Iran newspapers, minister criticize US arrest of newscaster


    This undated photo provided by Iranian state television's English-language service, Press TV, shows American-born news anchor Marzieh Hashemi at studio in Tehran, Iran. (Press TV via AP)

    DUBAI, United Arab Emirates (AP) — Iran kept up its criticism Thursday of the FBI's apparent arrest of an American anchorwoman from Iran's state-run English-language TV channel, with its foreign minister saying "she's done nothing but journalism."

    The hard-line Vatan-e Emrooz paper criticized the detention of Press TV's Marzieh Hashemi as "Saudi-style behavior with a critical journalist." That's a reference to the Oct. 2 assassination of The Washington Post columnist Jamal Khashoggi at the Saudi Consulate in Istanbul.

    In this undated photo provided by Iranian state television's English-language service, Press TV, (Press TV via AP)

    Meanwhile, Iranian Foreign Minister Mohammad Javad Zarif told Press TV that "we have a right to continue to look after her interests" as Hashemi, born Melanie Franklin in New Orleans, also holds Iranian citizenship.

    Iranian law, however, does not recognize dual nationalities, an issue that comes up in its arrest of those with Western ties.

    "She is a famous journalist, she's done nothing but journalism," Zarif told the broadcaster from a visit to Iraq. "The arrest of Ms. Hashemi is a very clear affront to freedom of expression, a political abuse of an innocent individual and I believe the United States should release her immediately without further delay."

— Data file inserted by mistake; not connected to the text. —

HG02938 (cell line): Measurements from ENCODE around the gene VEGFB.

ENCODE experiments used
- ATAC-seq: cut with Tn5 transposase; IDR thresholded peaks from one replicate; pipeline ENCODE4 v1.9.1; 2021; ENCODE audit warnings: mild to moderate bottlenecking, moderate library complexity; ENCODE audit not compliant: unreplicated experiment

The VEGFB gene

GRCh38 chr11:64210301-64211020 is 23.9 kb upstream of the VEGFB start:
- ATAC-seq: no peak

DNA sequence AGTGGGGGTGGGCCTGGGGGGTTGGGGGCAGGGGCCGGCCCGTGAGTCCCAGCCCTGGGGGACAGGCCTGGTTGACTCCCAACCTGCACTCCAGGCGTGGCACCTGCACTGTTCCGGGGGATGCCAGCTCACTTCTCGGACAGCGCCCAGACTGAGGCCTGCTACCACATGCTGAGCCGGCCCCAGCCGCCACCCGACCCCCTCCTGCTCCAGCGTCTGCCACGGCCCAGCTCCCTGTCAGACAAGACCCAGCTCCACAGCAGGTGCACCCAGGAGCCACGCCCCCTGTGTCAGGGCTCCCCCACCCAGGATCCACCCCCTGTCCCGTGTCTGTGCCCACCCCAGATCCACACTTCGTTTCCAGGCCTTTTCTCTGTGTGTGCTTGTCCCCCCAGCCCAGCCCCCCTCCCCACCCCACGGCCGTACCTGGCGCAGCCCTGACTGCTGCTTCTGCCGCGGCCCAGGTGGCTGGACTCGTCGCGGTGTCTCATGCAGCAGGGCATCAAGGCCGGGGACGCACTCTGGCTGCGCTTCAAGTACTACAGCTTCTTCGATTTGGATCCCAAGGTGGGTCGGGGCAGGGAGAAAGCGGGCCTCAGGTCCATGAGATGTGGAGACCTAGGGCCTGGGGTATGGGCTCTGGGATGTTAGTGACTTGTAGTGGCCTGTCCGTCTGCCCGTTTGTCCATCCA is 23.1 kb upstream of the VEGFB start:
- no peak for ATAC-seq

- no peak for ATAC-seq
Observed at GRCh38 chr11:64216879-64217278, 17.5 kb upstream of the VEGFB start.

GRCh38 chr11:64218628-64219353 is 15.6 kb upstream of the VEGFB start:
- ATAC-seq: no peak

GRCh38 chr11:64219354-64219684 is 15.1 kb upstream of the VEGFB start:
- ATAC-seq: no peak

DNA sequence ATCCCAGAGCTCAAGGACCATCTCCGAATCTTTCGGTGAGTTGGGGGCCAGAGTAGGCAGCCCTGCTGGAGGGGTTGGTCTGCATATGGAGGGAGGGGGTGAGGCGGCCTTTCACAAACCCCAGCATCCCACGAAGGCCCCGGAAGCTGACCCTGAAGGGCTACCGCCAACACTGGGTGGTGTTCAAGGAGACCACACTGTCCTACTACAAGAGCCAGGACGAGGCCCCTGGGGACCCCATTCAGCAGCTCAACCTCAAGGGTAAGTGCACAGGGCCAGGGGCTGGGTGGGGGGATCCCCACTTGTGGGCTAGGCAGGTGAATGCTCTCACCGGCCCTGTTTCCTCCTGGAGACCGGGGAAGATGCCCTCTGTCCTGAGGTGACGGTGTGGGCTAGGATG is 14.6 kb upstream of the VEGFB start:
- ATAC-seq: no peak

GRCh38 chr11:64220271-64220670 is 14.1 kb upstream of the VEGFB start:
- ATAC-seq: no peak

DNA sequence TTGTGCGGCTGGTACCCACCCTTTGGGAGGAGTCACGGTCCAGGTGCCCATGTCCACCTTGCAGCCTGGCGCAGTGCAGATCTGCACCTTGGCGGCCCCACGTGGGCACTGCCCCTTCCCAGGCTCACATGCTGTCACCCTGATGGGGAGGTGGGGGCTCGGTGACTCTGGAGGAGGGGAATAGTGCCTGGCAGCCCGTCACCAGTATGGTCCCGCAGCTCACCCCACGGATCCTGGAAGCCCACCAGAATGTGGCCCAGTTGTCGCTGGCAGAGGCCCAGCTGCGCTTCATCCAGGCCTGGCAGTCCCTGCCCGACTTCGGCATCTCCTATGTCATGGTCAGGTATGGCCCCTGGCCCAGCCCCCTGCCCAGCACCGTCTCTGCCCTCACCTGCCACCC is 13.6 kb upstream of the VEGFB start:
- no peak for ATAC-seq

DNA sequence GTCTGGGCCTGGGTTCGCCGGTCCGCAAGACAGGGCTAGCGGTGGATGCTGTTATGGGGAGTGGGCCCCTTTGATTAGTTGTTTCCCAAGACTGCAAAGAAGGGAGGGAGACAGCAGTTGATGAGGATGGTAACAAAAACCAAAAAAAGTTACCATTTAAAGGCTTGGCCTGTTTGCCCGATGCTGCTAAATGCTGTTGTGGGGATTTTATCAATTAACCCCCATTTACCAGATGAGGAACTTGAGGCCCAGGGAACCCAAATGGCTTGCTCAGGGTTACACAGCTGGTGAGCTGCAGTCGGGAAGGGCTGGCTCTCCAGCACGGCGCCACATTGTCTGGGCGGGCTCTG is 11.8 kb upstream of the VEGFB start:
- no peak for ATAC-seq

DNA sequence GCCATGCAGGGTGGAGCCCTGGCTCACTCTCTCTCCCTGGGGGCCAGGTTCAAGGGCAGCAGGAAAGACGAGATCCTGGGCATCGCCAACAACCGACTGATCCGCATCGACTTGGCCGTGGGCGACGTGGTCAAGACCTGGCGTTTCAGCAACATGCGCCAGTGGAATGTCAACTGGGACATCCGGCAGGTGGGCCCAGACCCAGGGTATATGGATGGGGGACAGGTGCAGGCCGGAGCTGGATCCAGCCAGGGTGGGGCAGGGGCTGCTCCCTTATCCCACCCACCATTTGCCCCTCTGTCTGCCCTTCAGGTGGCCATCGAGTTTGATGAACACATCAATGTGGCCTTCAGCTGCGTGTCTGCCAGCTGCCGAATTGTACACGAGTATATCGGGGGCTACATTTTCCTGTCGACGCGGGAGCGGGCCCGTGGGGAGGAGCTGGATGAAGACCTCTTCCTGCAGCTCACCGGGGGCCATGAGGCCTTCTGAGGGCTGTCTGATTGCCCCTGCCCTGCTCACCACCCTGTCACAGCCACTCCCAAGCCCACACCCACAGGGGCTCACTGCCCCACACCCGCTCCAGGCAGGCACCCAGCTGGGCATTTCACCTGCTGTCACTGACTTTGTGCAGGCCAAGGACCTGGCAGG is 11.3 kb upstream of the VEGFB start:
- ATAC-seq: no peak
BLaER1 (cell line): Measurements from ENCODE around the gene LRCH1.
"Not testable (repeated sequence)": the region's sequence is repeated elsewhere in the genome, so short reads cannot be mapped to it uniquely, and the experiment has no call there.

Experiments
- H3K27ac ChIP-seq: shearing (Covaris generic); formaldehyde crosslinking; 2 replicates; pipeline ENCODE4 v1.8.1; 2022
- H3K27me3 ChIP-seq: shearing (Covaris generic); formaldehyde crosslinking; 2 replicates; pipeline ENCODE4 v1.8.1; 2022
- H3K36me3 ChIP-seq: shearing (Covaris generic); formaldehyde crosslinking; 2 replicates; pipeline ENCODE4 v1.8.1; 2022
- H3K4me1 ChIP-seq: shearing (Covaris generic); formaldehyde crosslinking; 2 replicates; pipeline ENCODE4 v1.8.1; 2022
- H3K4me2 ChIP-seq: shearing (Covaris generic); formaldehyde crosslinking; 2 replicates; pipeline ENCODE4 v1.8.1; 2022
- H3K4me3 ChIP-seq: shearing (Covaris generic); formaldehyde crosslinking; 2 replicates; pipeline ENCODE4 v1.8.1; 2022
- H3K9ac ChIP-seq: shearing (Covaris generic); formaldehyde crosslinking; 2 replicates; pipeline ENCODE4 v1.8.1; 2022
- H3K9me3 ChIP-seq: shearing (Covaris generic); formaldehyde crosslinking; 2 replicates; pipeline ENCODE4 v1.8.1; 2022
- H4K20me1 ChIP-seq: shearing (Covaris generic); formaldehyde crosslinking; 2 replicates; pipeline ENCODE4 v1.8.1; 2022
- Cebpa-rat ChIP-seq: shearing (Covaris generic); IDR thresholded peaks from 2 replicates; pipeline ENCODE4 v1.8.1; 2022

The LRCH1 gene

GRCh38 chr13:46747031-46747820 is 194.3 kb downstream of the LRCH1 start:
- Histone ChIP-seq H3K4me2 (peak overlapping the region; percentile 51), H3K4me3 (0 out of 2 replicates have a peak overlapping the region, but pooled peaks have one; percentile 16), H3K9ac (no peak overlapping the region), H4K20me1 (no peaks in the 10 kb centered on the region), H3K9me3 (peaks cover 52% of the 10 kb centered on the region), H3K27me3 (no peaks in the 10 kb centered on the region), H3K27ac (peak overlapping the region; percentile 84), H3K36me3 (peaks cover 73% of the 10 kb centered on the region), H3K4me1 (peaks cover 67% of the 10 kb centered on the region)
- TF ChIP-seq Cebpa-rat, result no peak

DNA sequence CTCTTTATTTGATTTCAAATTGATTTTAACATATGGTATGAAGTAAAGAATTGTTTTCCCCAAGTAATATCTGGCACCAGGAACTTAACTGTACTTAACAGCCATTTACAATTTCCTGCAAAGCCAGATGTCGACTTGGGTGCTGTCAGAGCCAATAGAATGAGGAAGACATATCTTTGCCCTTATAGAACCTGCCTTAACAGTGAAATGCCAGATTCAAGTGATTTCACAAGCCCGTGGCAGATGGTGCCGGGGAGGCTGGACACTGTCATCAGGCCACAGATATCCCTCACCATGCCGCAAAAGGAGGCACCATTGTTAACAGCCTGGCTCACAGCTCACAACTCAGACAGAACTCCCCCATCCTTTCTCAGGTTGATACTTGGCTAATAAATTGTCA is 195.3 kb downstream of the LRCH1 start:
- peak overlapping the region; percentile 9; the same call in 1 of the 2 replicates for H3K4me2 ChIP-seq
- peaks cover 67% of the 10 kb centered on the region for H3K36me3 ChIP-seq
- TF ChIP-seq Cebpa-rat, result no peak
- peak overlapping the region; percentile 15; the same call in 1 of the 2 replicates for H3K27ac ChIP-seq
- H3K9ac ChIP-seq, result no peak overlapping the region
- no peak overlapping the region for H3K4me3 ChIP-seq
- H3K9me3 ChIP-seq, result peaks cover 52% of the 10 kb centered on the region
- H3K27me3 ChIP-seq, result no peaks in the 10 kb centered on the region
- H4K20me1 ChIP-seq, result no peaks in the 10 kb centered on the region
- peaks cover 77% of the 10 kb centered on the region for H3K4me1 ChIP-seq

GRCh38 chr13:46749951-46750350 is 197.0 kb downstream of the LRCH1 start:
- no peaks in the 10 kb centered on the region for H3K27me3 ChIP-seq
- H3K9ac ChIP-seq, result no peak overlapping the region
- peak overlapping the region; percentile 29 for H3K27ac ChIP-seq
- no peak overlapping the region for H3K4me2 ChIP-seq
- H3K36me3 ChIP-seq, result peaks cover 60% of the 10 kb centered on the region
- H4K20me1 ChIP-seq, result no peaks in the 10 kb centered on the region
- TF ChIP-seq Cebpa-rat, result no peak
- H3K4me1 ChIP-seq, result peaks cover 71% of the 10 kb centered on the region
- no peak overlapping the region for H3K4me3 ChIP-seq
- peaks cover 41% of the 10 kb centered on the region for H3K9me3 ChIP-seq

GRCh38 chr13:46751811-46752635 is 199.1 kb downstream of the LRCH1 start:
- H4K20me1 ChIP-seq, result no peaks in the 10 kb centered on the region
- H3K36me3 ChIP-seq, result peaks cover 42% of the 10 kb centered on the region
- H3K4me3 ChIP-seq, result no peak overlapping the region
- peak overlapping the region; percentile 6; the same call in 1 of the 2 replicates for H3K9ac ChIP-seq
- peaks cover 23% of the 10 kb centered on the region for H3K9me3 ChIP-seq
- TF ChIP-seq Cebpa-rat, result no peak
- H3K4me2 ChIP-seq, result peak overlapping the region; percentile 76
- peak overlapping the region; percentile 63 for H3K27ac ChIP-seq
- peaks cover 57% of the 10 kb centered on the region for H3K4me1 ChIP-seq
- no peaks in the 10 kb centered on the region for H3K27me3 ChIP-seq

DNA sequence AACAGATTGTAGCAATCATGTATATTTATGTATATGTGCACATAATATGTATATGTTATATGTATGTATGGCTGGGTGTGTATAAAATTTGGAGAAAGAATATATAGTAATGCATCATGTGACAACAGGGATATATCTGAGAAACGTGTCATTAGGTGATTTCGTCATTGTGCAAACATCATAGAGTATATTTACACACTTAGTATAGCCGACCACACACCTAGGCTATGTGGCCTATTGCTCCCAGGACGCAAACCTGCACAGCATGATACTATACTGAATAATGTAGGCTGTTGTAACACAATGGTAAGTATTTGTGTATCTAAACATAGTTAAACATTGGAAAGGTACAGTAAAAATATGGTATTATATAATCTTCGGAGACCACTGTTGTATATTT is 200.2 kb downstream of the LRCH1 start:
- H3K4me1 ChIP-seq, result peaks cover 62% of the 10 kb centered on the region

Hossein Hashemi, from Denver, son of American-born news anchor Marzieh Hashemi, speaks during an interview with the Associated Press in Washington, Wednesday, Jan. 16. (AP Photo/Pablo Martinez Monsivais)

    Hashemi was detained Sunday in St. Louis, where she had filmed a Black Lives Matter documentary after visiting relatives in the New Orleans area. She was then taken to Washington by the FBI on a material witness warrant, according to her elder son, Hossein Hashemi.

    The FBI said in an email that it had no comment.

    "We still have no idea what's going on," said Hashemi, a research fellow at the University of Colorado who was interviewed by phone from Washington. He also said he and his siblings had been subpoenaed to appear before a grand jury.

    Paiman Jebeli, deputy chief of Iran's state IRIB broadcaster gives a press briefing about American-born news anchor who works on Iranian state television's English-language service, Marzieh Hashemi, shown in banner, in Tehran, Iran. (AP Photo/Vahid Salemi)

    The incident comes as Iran faces increasing criticism of its own arrests of dual citizens and other people with Western ties. Those cases have previously been used as bargaining chips in negotiations with world powers.

    Federal law allows judges to order witnesses to be arrested and detained if the government can prove their testimony has extraordinary value for a criminal case and that they would be a flight risk and unlikely to respond to a subpoena. The statute generally requires those witnesses to be promptly released once they are deposed.

    News In Photos

      Loading ...